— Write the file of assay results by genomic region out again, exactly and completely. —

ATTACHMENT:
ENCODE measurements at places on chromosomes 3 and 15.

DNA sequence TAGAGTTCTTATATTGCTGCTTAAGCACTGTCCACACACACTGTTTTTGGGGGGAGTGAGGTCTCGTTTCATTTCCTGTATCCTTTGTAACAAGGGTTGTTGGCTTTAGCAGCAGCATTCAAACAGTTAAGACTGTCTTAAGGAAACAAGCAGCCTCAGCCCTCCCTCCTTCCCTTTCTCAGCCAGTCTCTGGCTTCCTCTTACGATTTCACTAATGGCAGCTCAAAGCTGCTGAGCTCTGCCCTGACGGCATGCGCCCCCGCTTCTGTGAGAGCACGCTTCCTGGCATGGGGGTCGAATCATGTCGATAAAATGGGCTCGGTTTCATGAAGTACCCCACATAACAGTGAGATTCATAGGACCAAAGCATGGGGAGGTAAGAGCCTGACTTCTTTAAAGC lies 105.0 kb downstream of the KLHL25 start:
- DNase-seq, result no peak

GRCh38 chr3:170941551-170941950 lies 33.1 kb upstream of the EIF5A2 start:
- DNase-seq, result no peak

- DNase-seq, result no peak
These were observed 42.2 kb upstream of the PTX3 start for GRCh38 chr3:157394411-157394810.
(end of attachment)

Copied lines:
ENCODE measurements at places on chromosomes 3 and 15.

DNA sequence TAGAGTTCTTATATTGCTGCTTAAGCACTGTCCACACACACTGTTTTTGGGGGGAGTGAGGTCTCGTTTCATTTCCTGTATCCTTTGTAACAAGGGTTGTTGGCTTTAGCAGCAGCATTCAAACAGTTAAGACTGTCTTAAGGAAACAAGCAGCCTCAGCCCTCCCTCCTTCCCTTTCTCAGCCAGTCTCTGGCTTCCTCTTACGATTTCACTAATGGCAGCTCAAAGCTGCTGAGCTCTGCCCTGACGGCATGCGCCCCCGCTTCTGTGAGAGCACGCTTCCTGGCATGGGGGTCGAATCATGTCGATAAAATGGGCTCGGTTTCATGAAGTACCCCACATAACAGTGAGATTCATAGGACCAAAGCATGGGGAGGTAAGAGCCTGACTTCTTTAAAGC lies 105.0 kb downstream of the KLHL25 start:
- DNase-seq, result no peak

GRCh38 chr3:170941551-170941950 lies 33.1 kb upstream of the EIF5A2 start:
- DNase-seq, result no peak

- DNase-seq, result no peak
These were observed 42.2 kb upstream of the PTX3 start for GRCh38 chr3:157394411-157394810.